The Lawyer Asia Pacific 150 is the only research report to provide a ranking of the top 100 independent local firms and top 50 global firms in the region. The report offers critical review of some of the fastest growing firms and their strategies, a country-by-country guide to leading legal advisers and legal services market trends, plus exclusive insight into the current business development opportunities in the Asia Pacific. Read more
This year, The Lawyer’s annual ranking of the largest UK law firms by turnover is available as an interactive, digital benchmarking tool. For the first time this will allow you to manipulate each data set against the metrics of your choice.
Eversheds chief executive Bryan Hughes has told The Lawyer in an exclusive interview that “everything we’ve done has had culture at the heart”, as news broke that 166 staff at the firm face the axe.
Hughes made the comment about culture, adding that it was the most important thing about the firm, to The Lawyer in a video interview for the Hot 100, which celebrates industry leaders and is published on Monday.
His comments come as the firm announced that 166 staff – 82 lawyers and 84 non-lawyers – across the UK, Asia and Copenhagen are at risk of losing their jobs as the firm seeks to align itself under its new three-year strategy (24 January 2013).
In addition to the comments about culture, Hughes said in the Hot 100 interview: “We celebrate our own differences and like to set our own standards,” adding that: “A lot of the international part of our business, it’s still in investment mode and we need to get it into return mode.”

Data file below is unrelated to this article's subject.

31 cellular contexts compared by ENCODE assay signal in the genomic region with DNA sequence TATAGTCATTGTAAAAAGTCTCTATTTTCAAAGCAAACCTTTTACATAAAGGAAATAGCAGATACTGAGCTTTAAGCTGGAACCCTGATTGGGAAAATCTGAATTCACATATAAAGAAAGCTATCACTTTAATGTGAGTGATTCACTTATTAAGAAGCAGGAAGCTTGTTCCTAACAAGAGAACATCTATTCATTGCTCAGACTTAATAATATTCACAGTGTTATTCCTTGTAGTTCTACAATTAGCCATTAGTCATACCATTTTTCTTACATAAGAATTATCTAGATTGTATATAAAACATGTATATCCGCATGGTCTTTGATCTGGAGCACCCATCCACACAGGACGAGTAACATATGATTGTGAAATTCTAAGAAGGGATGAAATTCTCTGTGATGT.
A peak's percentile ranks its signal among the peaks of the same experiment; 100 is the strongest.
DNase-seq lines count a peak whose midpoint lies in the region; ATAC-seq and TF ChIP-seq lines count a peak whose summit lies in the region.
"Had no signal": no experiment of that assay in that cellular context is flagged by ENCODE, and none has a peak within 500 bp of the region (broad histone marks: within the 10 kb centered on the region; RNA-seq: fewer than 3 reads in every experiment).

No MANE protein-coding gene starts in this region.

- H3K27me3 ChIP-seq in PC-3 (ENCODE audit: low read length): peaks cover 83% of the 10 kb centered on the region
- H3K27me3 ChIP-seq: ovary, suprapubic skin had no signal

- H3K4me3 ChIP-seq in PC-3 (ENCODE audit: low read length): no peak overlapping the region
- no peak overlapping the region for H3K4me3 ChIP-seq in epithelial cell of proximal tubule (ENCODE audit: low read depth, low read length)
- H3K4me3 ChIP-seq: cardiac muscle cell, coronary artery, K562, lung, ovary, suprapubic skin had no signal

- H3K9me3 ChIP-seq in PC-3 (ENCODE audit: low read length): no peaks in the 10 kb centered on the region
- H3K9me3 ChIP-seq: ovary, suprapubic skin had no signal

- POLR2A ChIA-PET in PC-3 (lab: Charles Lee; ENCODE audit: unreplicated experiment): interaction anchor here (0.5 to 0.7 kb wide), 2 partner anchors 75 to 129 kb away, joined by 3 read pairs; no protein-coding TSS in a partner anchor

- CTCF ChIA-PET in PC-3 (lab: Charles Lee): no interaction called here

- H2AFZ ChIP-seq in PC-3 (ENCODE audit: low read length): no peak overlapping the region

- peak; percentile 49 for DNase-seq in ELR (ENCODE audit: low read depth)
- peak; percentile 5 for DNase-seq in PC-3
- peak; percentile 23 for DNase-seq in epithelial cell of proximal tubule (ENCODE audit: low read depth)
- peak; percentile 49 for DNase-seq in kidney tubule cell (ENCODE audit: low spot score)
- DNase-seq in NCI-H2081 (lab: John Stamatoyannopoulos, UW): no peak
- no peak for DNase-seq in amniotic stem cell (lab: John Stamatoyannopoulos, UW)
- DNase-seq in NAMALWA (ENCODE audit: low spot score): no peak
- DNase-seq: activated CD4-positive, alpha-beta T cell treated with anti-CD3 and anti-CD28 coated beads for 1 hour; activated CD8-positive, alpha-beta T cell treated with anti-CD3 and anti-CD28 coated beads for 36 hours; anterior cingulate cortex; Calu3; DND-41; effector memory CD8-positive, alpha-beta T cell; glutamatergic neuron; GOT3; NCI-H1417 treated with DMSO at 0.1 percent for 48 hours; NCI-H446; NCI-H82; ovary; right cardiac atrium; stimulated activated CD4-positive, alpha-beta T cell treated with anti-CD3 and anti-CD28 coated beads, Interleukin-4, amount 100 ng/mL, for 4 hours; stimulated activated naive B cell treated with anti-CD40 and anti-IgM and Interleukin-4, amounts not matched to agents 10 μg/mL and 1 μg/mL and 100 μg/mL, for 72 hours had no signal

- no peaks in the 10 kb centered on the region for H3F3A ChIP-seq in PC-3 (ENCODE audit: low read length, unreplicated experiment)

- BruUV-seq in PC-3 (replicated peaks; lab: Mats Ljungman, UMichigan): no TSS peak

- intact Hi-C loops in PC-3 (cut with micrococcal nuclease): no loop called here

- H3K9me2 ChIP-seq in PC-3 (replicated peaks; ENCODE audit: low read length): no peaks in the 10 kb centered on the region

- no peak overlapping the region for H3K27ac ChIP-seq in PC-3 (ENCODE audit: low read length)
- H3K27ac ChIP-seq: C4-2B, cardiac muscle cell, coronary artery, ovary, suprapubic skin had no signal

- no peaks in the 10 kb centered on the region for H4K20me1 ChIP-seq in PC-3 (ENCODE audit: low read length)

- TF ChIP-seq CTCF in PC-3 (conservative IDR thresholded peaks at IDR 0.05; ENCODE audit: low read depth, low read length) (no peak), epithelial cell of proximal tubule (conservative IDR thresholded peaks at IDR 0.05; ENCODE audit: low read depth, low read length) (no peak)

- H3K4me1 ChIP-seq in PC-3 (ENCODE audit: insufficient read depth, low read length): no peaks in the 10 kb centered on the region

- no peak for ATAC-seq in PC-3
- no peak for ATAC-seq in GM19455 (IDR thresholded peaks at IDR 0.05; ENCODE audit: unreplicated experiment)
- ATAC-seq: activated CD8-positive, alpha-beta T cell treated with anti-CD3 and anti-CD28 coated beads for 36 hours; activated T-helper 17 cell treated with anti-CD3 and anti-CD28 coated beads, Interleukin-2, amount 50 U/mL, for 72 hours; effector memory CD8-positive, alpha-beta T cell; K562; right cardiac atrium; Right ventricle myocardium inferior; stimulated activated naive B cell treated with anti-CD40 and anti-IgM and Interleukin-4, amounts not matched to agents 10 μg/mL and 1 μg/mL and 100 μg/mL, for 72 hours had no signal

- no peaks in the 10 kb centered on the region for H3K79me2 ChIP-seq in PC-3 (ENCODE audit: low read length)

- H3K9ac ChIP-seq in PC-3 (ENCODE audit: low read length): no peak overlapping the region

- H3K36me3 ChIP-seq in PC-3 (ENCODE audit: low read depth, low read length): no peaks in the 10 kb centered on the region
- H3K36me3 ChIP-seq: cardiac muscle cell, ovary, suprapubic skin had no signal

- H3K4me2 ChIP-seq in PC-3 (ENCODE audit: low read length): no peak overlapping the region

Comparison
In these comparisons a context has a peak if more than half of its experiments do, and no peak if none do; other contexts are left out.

The latter comment sheds light on the firm’s decision to make global managing partner Lee Ransion interim managing partner of Asia, replacing Nick Seddon, who will leave the firm. The structural changes come as Eversheds looks to bring its Asia offices in line with the rest of the business.
In a statement, the firm said: “Our current management team were tasked four years ago with establishing the Eversheds brand and achieving critical mass. This has been successfully achieved. The next stage of our journey in Asia is to drive closer integration with the rest of our global business and continue to invest in high calibre front-line practitioners, in particular in corporate, finance and litigation. We’re reorganising our local management structure in light of these priorities.”
Eversheds also looks set to close its Copenhagen office, which is part of the firm’s UK LLP, as part of the review, following tepid demand from clients. The firm said that it was in tie-up talks with another local practice, which may give some Eversheds staff the chance to over to the local practice.
“The reality is that our [Copenhagen] office didn’t have a large share of the market and depended on referrals from other offices, and the demand from clients from other offices was not significant,” said Hughes, speaking to The Lawyer yesterday.
Speaking about Eversheds’ previous redundancies, which saw 735 staff lose their jobs amid four rounds of cuts between 2008 and 2009, Hughes told The Lawyer in this week’s feature: “You don’t have to make unpopular decisions [to be a law firm manager] but you do have to make the right decisions. I’m in the role to protect and sustain the business. If you can’t make difficult decisions you shouldn’t be in the job.”